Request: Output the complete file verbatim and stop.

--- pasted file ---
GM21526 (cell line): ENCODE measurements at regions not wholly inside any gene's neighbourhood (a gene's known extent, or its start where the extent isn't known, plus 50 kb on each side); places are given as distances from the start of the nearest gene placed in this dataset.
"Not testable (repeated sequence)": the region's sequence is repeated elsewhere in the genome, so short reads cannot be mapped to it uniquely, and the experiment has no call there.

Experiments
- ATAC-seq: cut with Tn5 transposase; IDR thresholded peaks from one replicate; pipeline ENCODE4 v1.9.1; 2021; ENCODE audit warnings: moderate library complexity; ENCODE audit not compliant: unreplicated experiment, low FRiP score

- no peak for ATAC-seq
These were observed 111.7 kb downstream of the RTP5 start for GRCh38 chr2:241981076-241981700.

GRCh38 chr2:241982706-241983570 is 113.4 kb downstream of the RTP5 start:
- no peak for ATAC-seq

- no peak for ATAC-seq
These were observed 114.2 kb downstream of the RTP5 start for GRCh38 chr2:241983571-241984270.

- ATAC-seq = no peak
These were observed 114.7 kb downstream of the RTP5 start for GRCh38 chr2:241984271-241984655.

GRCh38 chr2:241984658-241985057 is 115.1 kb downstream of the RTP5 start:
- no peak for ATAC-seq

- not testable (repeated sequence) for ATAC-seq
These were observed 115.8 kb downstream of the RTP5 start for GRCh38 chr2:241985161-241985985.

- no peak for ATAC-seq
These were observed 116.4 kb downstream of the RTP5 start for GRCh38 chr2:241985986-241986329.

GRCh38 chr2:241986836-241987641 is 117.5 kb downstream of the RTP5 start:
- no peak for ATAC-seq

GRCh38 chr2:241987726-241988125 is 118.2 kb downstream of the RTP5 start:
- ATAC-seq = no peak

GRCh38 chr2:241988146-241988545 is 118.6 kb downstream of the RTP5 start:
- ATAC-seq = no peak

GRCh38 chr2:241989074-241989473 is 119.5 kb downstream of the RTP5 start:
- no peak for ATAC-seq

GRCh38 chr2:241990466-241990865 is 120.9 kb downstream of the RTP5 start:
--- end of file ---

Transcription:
GM21526 (cell line): ENCODE measurements at regions not wholly inside any gene's neighbourhood (a gene's known extent, or its start where the extent isn't known, plus 50 kb on each side); places are given as distances from the start of the nearest gene placed in this dataset.
"Not testable (repeated sequence)": the region's sequence is repeated elsewhere in the genome, so short reads cannot be mapped to it uniquely, and the experiment has no call there.

Experiments
- ATAC-seq: cut with Tn5 transposase; IDR thresholded peaks from one replicate; pipeline ENCODE4 v1.9.1; 2021; ENCODE audit warnings: moderate library complexity; ENCODE audit not compliant: unreplicated experiment, low FRiP score

- no peak for ATAC-seq
These were observed 111.7 kb downstream of the RTP5 start for GRCh38 chr2:241981076-241981700.

GRCh38 chr2:241982706-241983570 is 113.4 kb downstream of the RTP5 start:
- no peak for ATAC-seq

- no peak for ATAC-seq
These were observed 114.2 kb downstream of the RTP5 start for GRCh38 chr2:241983571-241984270.

- ATAC-seq = no peak
These were observed 114.7 kb downstream of the RTP5 start for GRCh38 chr2:241984271-241984655.

GRCh38 chr2:241984658-241985057 is 115.1 kb downstream of the RTP5 start:
- no peak for ATAC-seq

- not testable (repeated sequence) for ATAC-seq
These were observed 115.8 kb downstream of the RTP5 start for GRCh38 chr2:241985161-241985985.

- no peak for ATAC-seq
These were observed 116.4 kb downstream of the RTP5 start for GRCh38 chr2:241985986-241986329.

GRCh38 chr2:241986836-241987641 is 117.5 kb downstream of the RTP5 start:
- no peak for ATAC-seq

GRCh38 chr2:241987726-241988125 is 118.2 kb downstream of the RTP5 start:
- ATAC-seq = no peak

GRCh38 chr2:241988146-241988545 is 118.6 kb downstream of the RTP5 start:
- ATAC-seq = no peak

GRCh38 chr2:241989074-241989473 is 119.5 kb downstream of the RTP5 start:
- no peak for ATAC-seq

GRCh38 chr2:241990466-241990865 is 120.9 kb downstream of the RTP5 start: